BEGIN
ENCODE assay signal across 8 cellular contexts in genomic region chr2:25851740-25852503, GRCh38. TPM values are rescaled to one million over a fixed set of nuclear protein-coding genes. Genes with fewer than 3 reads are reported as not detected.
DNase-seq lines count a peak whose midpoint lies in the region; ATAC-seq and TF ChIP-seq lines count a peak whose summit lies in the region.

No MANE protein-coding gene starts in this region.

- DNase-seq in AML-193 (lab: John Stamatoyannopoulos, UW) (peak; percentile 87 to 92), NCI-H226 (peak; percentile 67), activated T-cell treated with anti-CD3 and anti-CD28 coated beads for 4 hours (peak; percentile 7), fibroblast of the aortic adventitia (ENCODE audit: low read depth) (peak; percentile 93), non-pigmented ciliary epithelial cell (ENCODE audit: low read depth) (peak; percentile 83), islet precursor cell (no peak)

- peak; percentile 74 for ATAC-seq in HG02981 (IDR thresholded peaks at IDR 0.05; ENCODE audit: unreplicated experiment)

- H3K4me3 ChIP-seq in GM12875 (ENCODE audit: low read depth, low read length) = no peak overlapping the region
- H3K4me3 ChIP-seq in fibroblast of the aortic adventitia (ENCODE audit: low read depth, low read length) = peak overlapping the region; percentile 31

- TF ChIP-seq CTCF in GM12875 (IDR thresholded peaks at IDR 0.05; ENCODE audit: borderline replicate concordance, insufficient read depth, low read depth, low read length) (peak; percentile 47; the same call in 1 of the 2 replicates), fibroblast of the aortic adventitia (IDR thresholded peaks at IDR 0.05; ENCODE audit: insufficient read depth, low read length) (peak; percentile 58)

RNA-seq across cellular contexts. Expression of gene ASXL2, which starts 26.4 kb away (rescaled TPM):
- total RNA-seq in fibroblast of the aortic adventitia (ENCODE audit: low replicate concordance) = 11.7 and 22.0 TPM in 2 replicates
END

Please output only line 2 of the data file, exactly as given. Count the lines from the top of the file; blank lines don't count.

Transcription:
DNase-seq lines count a peak whose midpoint lies in the region; ATAC-seq and TF ChIP-seq lines count a peak whose summit lies in the region.